When you are a mum, you have to cook for your family everyday, from breakfast to lunch to dinner, and even snacks. Although most things could be bought off the shelves, I still prefer to cook for my family, especially for Yumi because I want to know what goes into her body.



This round cake is called Tami-pan cake.

 Yumi calls it “HOT-CAKE” because she usually eats it while it’s hot, and we make it almost everyday for her to eat.


It is so simple to make this, 50g flour, 1 egg, 3-4 Tablespoon milk, 1 Tablespoon maple syrup. This is the basic ingredients. You mix, pour, put it over stove and cook for 8min. Done.


So simple, I let Yumi do most of the cooking (I only put it on the stove and take if off the stove). You can enjoy variations of this, adding cocoa, banana, apples, carrots, changing maple syrup to honey, taking out eggs and milk, putting in soy.

I am experimenting everyday to find the perfect combination  using flour from here.

It’s funny because simple things needs perfect combination to get it right. And the recipe included in the pan was for Japanese flours, and it’s a bit different here.


This Tami-pan cake is just the right size to make a simple decoration cake to bring over to a friend.

The cake takes 8min to cook, 5 min to cool, and 3 min to decorate with 100g whipped cream.

Can be made anytime to take it to a friends place.


The cake tin is made from cast iron cookware, a traditional cookware from Japan. It is heavy, but easy to handle and so easy to use 🙂 Should get my next batch ready for today’s snack!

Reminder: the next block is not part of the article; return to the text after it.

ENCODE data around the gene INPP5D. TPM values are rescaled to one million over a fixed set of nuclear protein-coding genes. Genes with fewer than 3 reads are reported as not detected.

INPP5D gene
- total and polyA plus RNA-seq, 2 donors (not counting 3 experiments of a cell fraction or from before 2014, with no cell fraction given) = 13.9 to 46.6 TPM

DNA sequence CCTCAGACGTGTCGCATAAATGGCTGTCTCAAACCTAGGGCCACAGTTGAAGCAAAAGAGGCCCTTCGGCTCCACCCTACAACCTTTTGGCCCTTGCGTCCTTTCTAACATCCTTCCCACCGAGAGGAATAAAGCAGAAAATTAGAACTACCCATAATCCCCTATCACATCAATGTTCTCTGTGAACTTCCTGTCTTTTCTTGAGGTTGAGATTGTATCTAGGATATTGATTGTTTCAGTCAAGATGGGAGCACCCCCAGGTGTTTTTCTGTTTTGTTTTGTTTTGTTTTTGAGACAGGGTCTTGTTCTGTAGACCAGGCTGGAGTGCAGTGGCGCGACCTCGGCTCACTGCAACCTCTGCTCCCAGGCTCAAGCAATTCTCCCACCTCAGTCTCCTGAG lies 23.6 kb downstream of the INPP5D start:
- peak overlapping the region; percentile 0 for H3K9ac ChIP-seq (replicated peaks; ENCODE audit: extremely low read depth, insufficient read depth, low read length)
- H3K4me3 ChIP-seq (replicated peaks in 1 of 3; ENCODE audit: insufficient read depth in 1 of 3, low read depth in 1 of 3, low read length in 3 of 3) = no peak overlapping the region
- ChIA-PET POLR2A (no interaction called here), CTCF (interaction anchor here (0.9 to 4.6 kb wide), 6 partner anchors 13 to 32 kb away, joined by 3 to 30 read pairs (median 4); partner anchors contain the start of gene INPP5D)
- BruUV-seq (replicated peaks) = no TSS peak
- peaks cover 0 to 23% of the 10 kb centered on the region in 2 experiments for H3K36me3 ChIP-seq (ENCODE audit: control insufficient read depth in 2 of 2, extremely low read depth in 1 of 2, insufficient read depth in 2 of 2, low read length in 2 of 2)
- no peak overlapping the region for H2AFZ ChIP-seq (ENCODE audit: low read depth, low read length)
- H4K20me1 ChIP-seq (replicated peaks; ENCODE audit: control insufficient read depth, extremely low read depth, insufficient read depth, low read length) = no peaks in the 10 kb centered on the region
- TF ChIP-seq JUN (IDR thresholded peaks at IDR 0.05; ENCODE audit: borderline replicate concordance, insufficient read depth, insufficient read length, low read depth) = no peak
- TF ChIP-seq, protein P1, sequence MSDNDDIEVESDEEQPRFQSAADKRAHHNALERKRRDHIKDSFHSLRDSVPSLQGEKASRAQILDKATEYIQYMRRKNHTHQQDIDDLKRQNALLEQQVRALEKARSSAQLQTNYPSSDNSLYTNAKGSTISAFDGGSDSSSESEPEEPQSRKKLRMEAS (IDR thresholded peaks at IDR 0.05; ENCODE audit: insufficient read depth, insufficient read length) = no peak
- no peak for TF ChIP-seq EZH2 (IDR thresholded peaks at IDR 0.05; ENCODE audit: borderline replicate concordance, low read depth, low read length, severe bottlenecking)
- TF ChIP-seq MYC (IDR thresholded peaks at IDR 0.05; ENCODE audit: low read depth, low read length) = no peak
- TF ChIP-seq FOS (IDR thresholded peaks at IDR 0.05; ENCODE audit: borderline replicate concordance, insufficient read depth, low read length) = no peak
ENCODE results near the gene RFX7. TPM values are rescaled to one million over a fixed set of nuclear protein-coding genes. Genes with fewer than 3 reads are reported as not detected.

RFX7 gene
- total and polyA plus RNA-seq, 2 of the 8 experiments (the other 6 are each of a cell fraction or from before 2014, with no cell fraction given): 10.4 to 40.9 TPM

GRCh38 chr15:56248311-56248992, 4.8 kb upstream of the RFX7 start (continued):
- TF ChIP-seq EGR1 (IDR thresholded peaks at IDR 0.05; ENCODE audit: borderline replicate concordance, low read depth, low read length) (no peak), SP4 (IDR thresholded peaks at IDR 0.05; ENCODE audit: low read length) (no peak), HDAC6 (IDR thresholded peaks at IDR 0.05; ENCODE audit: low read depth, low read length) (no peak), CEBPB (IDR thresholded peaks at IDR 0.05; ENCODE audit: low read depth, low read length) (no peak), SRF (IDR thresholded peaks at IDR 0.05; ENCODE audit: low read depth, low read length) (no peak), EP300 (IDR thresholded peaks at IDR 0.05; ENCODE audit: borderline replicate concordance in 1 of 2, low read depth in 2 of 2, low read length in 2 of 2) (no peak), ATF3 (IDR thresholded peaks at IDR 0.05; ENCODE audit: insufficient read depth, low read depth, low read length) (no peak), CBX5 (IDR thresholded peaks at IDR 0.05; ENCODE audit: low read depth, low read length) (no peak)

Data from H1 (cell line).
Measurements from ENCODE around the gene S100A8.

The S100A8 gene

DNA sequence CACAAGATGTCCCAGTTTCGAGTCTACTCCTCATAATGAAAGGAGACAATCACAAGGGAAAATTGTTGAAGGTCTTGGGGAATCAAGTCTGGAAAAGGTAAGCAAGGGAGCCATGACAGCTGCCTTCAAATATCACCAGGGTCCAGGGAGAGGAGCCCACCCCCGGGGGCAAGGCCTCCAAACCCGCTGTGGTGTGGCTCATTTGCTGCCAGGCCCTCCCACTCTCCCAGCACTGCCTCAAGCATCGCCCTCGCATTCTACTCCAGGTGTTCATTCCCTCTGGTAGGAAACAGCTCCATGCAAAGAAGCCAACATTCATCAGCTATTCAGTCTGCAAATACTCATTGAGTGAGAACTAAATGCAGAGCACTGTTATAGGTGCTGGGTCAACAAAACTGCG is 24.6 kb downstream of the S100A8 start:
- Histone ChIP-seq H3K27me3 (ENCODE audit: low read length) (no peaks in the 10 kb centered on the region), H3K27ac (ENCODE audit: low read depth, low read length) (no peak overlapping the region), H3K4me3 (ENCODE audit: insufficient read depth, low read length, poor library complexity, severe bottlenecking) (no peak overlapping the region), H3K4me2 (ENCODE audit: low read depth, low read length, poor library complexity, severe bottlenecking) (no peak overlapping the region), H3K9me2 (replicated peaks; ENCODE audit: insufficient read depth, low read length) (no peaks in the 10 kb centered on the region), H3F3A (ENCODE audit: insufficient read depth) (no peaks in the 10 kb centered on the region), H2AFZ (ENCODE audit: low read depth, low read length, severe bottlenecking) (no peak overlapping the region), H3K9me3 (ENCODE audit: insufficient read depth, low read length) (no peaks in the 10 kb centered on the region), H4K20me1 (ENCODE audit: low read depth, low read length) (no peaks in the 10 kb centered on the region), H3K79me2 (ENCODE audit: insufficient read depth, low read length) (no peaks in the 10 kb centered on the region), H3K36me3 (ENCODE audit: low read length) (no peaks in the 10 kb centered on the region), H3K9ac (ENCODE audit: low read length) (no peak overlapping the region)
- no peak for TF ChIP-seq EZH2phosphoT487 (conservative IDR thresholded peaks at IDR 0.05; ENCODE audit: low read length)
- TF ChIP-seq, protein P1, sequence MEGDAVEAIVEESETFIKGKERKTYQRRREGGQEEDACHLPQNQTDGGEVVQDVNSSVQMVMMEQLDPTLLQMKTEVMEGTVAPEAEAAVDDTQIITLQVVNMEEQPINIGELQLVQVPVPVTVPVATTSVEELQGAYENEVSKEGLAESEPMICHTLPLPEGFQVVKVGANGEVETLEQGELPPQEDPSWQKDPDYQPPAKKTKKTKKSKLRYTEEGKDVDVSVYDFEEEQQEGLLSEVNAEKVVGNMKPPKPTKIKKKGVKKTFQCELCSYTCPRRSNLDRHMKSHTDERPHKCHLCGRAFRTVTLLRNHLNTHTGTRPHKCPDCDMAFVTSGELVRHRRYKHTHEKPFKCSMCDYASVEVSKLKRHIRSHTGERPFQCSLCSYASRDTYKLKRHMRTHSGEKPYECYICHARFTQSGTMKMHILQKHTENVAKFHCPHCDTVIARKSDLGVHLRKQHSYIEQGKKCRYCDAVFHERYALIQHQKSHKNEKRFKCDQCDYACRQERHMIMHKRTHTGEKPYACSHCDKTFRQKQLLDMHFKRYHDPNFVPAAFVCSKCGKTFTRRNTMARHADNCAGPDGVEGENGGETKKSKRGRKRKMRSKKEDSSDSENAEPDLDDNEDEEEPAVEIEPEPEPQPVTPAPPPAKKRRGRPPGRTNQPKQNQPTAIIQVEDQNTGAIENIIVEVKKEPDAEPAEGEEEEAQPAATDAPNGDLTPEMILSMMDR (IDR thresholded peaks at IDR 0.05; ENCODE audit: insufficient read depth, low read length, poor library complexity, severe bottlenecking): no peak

October 11, 2012

Brown rice porridge

by KK


Hi this is KK, Sushi Artist / Healthy Muffin Maker / Mum 🙂

Thank you for visiting my blog.



I had a really bad cold last Friday, my temperature went as high as 39.5C, and would not come down.

Usually, when I catch a cold, I try to stay in bed and “sweat out” fevers, but this time, it wasn’t working. My temperature would rise but I wasn’t sweating at all. That meant that I had the heat inside me, and couldn’t get it out.


Instead of taking medicine, I used two techniques.

1: Daikon radish soup


2:Brown rice porridge


These are combinations of traditional Japanese home treatment. Daikon radish is used to detox things from my body, this time, I wanted to get rid of heat, and brown rice was supposed to give me positive energy. I don’t have the photo of the daikon radish soup, too sick to take pics, but here is what brown rice porridge looks like.

20121011-145707.jpg  To make this, I soaked 180g brown rice in water for overnight.

Then, using my pressure cooker, I cooked it with 1000cc water on high pressure for 20min. Using my Triblade, I blended till the mixture was smooth and creamy.


I ate this with microbiotic sea salt, and you will not the miracle it bring s you.


I felt so energized and fulfilled, I was out of bed in no time.



Sometimes, traditional treatment works just as well as modern medicine. Just be sure to use organic and traditional ingredients, because you want to put in the best into your body.